A non-Newtonian fluid
Image credit: <a href="https://www.flickr.com/photos/macrj/">Rory MacLeod</a> [<a href="https://creativecommons.org/licenses/by/2.0/">CC BY 2.0</a>], via <a href="https://www.flickr.com/photos/macrj/5393227311">Flickr</a>

Like many people, I’ve tried hard to forget my days in junior high school. That was an unpleasant time in my life for all the usual reasons, and thankfully most of it is now a dim blur. But a few pleasant moments do stand out in my memory. One of those was a report I did for my ninth-grade science class. For reasons I no longer recall, the topic I chose was Pascal’s Law, and I must have prepared well for that 10-minute presentation, because I could probably stand up and give pretty much the same talk today, even though I never went on to study any more about it.

Pascal’s Law describes the behavior of fluids in a closed system, and says, to oversimplify somewhat, that the pressure the fluids exert is always the same throughout the system. This is the principle that enables hydraulic presses to work—a small amount of force applied to a piston pushing down on fluid can exert much more force on a larger connected piston, making it sort of like a liquid lever. The same effect has applications in everything from scuba diving to ventilation systems and dam construction.

Pascal, Meet Fisher

Although that little snippet of knowledge has stayed with me all this time, that marked the extent of what I knew about fluid mechanics until I wrote an article here about Space Pens. These pens, legendary for being able to write underwater, in zero gravity, in a vacuum, or in just about any other situation, use a special thixotropic ink, a substance that’s normally in a gel state but which turns into a liquid when it’s agitated—that is, when the ball rolls against it. It’s liquid just long enough to flow onto the paper, and then it turns semisolid again. (As spiffy as that is, some Space Pen ink turns out to have surprising problems, which you can read about in Space Pens vs. Purple Ink on my blog.)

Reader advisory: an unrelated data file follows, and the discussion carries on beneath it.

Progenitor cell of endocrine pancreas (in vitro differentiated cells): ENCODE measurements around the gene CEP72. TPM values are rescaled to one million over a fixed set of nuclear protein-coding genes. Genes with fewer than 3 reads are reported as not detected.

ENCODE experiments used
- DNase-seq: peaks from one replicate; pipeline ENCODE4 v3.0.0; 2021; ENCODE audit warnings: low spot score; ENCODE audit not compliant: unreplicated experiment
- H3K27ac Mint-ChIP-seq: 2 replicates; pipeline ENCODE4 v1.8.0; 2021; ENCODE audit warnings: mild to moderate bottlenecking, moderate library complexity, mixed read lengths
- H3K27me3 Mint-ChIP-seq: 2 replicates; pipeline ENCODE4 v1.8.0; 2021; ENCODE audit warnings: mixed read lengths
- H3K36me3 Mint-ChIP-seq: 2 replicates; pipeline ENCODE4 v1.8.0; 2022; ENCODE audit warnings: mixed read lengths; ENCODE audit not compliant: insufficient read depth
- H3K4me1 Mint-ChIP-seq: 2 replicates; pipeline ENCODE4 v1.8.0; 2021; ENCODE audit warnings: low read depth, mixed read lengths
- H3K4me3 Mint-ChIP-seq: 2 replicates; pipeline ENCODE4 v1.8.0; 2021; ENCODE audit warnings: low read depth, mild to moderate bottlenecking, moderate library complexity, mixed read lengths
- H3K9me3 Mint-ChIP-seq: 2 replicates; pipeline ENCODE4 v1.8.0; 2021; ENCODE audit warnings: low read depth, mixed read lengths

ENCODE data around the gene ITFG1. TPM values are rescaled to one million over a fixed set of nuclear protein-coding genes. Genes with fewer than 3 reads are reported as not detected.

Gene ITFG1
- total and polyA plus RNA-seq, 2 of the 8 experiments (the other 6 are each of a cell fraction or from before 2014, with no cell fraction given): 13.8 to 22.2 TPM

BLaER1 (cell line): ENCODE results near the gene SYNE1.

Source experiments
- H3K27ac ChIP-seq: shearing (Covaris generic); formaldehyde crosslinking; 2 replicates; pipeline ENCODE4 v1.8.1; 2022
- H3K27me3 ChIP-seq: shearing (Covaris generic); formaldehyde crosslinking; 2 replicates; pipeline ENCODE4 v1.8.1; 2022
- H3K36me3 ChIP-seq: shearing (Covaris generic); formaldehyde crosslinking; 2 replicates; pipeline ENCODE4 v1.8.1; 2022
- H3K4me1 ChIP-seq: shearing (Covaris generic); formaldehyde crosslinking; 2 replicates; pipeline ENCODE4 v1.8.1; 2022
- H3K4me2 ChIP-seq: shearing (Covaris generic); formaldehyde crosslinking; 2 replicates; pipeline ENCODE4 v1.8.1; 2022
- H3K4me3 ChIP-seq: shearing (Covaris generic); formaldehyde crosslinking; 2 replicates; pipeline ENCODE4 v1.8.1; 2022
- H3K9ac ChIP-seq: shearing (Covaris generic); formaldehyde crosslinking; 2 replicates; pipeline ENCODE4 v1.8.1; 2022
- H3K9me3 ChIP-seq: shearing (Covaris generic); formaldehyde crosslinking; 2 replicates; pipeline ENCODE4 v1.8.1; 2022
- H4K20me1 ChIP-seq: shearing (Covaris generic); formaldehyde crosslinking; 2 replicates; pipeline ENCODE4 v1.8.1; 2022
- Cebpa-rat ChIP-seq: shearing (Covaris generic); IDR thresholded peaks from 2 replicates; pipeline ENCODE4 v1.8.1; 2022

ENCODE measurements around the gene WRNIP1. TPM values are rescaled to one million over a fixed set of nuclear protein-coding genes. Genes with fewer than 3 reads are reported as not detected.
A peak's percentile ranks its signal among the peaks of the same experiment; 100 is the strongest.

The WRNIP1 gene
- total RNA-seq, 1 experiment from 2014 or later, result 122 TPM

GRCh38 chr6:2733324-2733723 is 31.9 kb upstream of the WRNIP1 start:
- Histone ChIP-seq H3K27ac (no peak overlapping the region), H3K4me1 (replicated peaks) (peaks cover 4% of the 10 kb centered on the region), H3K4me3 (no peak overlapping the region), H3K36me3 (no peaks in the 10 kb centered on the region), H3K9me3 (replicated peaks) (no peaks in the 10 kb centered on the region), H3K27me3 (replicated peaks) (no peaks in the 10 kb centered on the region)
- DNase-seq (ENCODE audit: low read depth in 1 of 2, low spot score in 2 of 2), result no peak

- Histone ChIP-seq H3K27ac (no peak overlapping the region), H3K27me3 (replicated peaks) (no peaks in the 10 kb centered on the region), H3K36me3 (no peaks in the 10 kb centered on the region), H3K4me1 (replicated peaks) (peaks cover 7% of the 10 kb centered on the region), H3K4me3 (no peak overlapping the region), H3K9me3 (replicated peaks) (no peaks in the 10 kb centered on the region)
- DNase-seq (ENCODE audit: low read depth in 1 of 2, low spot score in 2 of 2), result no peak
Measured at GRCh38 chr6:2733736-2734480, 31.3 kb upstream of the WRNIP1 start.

Back in 2006, some very cool videos started making the rounds: people doing stunts with something called “non-Newtonian fluids.” If you’re not an engineer, that may not sound very intriguing, until you look at guys running across the surface of a vat filled with a solution of cornstarch and water, but sinking into it when they stand still. That’s a real eye-opener. (Mythbusters also did a segment on this phenomenon.) Or some other guys taking a handful of the same liquid goop and slapping it into solid balls, which then turn back into liquid as soon as the agitation stops. These are just a couple of the many wacky properties exhibited by non-Newtonian fluids—substances that change their viscosity in reaction to stress. (See YouTube for a long list of videos featuring non-Newtonian fluid experiments.) And sure enough, the ink from my Space Pen is in the same category.

Non-Newtonian fluids range from the exotic to the mundane. You’ve probably made a cornstarch-and-water mixture lots of times in your own kitchen, and if you made enough of it, you too could walk across its surface. Assuming the proportion of starch to water is right, the solution gets suddenly thick and firm when force is applied to it, as you may have noticed when trying to stir it when preparing a sauce. Stir more slowly, and it flows more easily.

Going with the Flow

But not all non-Newtonian fluids behave this way. Some of them get runnier when under stress, such as Space Pen ink and paints that adhere to a brush when at rest but glide on easily when the brush is applied to a surface. Also in the thixotropic category as well as in your kitchen: ketchup and honey.

There are still other varieties, too, which have different patterns of changing viscosity. Such varied substances as quicksand, Silly Putty, blood, dough, and gelatin fall under the broad non-Newtonian heading. By contrast, Newtonian fluids, or what most people think of as normal fluids, are those (like water) whose viscosity is determined only by temperature and pressure. Sure, water will get plenty firm if the temperature is reduced enough, but no amount of force can make liquid water behave like a solid.

The moral of the story? If you’re stuck in a non-Newtonian fluid—or junior high school—the trick is to remain calm. The more you struggle, the harder it gets.

Note: This is an updated version of an article that originally appeared on Interesting Thing of the Day on February 28, 2007.